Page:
In December of this year, delegates to the 25th Conference of the Parties (COP-25) of the United Nations Framework Convention on Climate Change (UNFCCC) will assemble in Santiago, Chile, for two weeks of negotiations. The location for the Conference was changed to Santiago when the Chilean government graciously stepped in as host after the Brazilian government reneged – two months after winning the bid and one month after the election of President Jair Bolsonaro – on its previous commitment to host COP-25.
The previous year, COP-24 took place in Katowice, Poland. As I’ve previously written at this blog (”Climate Negotiations in Poland Advanced Implementation of the Paris Agreement”, December 20, 2018), the delegates at that Conference reached consensus on a 156-page “Rulebook” that filled in important details for 28 of the 29 articles of the skeletal Paris Agreement. Consensus was not reached on one very important part of the Agreement, Article 6, the home for international cooperation that can bring down costs, and thereby facilitate greater ambition.
This presents a major challenge for the delegates to this year’s COP as they seek to complete the Rulebook with details for Article 6; in particular, how to facilitate a robust system of international cooperation (that allows for international carbon markets) while avoiding the possibility of double counting of emissions reductions, that is, counting the same emission reduction more than once when assessing progress towards the achievement of climate mitigation targets.
This is the topic of an article that appeared very recently in Science, “Double Counting and the Paris Agreement Rulebook,” which I had the pleasure of co-authoring with an international set of colleagues – Lambert Schneider, Maosheng Duan, Kelley Kizzier, Derik Broekhoff, Frank Jotzo, Harald Winkler, Michael Lazarus, Andrew Howard, and Christina Hood. In this blog essay, I provide a brief summary, which I hope will entice readers to check out the full version in Science (Volume 366, Issue 6462, pp. 180-183, October 11, 2019).
It is important to distinguish among three distinct yet closely related levels of actions in regard to international cooperation under Article 6 of the Paris Agreement:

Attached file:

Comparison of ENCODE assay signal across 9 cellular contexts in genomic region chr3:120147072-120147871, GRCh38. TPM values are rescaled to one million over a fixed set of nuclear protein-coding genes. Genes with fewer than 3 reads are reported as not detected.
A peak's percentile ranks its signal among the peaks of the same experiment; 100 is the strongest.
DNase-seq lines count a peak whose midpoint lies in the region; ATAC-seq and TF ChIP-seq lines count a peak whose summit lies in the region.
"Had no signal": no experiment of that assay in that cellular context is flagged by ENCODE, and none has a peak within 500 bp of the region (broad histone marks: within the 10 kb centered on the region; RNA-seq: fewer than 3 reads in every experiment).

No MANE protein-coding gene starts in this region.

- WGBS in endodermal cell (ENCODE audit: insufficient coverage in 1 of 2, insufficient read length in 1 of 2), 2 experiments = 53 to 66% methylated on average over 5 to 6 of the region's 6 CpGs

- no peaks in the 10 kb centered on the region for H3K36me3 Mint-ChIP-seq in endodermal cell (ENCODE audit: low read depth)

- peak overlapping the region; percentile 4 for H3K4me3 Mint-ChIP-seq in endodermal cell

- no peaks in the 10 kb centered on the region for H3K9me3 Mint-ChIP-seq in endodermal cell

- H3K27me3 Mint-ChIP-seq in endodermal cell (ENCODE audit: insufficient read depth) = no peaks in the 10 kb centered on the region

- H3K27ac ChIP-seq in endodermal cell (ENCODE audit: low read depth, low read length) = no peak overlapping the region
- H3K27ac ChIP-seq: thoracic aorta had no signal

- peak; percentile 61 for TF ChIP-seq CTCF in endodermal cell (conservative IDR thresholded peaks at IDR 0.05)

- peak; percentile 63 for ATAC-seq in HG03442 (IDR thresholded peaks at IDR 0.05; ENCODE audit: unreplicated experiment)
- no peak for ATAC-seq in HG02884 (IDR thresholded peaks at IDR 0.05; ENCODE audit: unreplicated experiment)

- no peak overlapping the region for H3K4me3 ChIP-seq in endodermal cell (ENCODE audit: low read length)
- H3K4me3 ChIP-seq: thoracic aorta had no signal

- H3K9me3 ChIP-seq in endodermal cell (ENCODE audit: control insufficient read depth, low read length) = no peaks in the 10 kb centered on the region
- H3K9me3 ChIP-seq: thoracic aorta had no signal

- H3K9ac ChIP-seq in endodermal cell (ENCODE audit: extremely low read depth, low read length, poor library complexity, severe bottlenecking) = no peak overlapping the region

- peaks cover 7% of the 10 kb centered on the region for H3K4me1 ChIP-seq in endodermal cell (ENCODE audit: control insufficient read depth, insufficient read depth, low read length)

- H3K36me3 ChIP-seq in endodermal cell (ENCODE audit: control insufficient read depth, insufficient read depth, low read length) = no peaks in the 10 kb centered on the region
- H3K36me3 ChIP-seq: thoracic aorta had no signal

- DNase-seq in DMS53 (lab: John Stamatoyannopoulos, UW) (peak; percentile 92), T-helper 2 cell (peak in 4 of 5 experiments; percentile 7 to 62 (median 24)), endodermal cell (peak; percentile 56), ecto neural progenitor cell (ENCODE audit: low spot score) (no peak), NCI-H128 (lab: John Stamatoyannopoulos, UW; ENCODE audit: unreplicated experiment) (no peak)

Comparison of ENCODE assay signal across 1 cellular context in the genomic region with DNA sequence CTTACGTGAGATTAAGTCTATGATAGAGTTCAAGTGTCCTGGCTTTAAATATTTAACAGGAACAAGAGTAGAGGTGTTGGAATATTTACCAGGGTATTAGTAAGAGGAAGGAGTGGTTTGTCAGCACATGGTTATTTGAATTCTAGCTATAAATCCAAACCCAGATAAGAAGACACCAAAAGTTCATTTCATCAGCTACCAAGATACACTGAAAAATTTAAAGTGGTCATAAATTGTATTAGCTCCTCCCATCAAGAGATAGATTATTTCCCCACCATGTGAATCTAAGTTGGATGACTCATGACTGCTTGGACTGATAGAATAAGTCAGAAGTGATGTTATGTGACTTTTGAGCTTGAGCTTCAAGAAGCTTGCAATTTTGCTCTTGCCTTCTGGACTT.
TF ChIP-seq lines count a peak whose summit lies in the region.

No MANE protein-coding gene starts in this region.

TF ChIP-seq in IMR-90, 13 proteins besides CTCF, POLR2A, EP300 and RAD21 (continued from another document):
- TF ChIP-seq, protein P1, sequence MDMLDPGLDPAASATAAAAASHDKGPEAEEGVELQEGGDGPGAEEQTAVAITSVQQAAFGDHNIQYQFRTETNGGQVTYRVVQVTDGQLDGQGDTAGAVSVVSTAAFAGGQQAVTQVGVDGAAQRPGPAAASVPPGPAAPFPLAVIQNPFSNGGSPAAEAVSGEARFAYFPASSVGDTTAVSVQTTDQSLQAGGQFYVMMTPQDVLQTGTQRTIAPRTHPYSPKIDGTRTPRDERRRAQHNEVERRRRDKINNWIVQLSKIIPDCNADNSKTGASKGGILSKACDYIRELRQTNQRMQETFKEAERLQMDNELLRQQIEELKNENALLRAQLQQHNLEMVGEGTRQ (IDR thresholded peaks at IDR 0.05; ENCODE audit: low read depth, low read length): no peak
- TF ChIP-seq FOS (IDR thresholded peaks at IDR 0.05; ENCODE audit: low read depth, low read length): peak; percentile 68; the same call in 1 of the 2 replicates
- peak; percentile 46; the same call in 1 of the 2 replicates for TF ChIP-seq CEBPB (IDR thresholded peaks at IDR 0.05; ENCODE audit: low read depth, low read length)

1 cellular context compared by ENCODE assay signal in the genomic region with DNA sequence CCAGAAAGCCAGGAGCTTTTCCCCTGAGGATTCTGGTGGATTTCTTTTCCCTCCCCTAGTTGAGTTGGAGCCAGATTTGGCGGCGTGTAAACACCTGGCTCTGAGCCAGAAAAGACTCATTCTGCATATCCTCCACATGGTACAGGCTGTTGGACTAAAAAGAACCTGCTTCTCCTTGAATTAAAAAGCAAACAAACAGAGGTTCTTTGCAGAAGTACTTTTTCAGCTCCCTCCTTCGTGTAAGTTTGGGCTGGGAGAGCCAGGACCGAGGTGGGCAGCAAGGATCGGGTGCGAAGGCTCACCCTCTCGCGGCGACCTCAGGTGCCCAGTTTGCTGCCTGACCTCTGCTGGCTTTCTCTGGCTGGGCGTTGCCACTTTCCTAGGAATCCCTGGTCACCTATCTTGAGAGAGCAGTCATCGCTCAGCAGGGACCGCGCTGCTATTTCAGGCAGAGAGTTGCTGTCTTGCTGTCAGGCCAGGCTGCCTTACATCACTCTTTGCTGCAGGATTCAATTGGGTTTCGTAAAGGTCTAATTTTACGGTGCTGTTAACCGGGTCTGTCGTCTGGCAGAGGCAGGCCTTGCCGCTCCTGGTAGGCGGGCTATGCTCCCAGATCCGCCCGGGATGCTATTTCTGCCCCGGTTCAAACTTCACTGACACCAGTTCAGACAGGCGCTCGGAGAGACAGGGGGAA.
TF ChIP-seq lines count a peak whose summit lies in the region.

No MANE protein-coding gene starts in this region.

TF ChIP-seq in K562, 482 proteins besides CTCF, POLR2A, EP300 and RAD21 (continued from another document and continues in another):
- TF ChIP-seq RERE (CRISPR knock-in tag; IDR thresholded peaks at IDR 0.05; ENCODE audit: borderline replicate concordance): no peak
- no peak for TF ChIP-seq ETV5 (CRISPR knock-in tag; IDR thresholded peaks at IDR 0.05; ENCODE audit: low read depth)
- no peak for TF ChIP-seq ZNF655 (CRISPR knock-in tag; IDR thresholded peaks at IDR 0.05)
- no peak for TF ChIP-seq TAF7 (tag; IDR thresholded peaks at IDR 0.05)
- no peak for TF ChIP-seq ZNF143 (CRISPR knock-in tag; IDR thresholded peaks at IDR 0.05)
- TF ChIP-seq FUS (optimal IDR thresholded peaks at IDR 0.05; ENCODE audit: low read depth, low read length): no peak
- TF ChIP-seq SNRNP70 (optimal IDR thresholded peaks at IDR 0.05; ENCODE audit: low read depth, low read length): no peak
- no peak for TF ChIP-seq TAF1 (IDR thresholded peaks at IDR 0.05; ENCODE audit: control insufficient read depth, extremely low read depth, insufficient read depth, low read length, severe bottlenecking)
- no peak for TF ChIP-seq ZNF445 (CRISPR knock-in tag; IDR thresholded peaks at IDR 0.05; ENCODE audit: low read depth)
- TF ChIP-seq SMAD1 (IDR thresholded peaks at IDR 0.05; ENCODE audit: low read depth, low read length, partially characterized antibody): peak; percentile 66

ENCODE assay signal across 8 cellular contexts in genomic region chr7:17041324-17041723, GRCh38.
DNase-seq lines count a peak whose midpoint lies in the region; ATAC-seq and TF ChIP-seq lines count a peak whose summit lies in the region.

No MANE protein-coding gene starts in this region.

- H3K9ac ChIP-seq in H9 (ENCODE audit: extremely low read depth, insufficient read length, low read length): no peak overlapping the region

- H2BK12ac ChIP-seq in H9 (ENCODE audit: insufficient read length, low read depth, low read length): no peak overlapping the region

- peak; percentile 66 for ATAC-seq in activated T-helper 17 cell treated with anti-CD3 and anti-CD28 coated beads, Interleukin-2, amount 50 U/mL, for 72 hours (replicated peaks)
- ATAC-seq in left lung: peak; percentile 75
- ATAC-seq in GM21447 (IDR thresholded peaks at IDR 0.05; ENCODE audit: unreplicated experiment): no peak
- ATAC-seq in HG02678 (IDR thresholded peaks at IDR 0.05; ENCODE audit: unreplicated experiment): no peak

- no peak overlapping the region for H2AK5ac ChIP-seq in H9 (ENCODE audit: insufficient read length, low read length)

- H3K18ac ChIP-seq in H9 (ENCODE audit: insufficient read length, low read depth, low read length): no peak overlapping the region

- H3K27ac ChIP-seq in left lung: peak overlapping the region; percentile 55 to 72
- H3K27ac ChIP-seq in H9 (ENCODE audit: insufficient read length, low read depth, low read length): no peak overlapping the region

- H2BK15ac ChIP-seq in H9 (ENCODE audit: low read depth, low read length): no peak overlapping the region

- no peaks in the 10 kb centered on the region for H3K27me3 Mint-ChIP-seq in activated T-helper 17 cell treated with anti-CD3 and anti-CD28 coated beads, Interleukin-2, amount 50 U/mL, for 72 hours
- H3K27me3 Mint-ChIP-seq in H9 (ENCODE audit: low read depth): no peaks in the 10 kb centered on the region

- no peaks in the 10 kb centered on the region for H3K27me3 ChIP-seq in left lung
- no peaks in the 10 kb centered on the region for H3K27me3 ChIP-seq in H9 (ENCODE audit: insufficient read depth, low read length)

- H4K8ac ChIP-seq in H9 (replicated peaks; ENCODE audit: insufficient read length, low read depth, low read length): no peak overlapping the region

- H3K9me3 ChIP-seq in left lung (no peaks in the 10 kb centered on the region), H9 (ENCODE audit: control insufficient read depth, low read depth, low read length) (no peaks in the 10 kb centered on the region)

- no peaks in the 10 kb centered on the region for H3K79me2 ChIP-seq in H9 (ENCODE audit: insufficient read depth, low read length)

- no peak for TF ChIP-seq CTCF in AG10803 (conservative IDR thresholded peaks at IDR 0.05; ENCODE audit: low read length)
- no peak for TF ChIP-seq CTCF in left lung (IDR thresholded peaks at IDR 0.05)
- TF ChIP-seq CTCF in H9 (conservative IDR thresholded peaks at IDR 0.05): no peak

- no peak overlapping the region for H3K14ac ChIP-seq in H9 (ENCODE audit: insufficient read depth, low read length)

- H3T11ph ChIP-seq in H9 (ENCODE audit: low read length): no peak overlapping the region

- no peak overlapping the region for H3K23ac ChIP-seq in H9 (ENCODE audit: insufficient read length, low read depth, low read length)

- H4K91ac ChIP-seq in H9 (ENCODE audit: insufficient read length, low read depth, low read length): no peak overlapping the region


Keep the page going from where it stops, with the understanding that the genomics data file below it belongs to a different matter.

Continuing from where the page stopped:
First, national or regional jurisdictions can establish domestic policies, such as emissions trading systems, carbon taxes, or performance standards, for the purpose of achieving the targets specified in their respective Nationally Determined Contributions (NDCs) under the Agreement.
Second, jurisdictions can link their respective domestic policy instruments, as, for example, California and Quebec have done, allowing allowances to be traded across international borders. Such linkage was the subject of a previous article in 2018 in Science I co-authored with Michael Mehling and Gilbert Metcalf (a more complete version of that work appeared in the periodical, Environmental Law, earlier this year).
Third, and the focus of the new Science article and this blog essay, Article 6.2 provides a potential home for accounting mechanisms (“Internationally Transferable Mitigation Outcomes” or ITMOs, and “Corresponding Adjustments”) that can properly take account of such international transfers when demonstrating achievement of national targets under the Paris Agreement.
The Risk of Double Counting
If two different jurisdictions, such as two countries with their own NDCs, were both to take credit for the same emission reductions, there would be double counting under the Paris Agreement, which would be a significant threat to the integrity of the Agreement and any carbon markets employed in its implementation. Given that half of the Parties of the Paris Agreement have indicated their intention to participate in carbon markets, avoiding (that is, reducing the risk of) such double accounting is critical for the credibility of the Paris regime. A robust system to account for international transfers of emission reductions is necessary.
As my co-authors and I explain in the Science article, Article 6.2 of the Agreement provides the needed accounting framework through provision for “corresponding adjustments,” which can function as a form of double-entry bookkeeping. But despite the fact that the Paris Agreement is explicit that double counting should be avoided, some Parties to the Agreement disagree about how it should be avoided, and indeed, about what constitutes double counting. In addition, there is some controversy related to how much international oversight is needed to ensure robust accounting
The Path Ahead
Success at COP-25 in Santiago is critical. In our Science article, my co-authors and I propose several principles to guide the negotiations. I will mention just two of these in this brief essay.
First, a single set of common international accounting rules should apply under the Paris Agreement, irrespective of what type of carbon market mechanism is used to generate emission reductions.
Second, effective accounting will be greatly facilitated by all countries adopting targets (NDCs) that are economy-wide, cover all GHGs, apply to common multi-year time periods, and are expressed as GHG emissions. The Paris Agreement expressly foresees that countries will move toward such economy-wide targets over time.
If international cooperation is to combat climate change cost-effectively, the Paris Agreement needs to employ rules for international carbon markets that ensure environmental integrity and avoid double counting. Otherwise, carbon markets may sadly undermine the Paris climate agreement.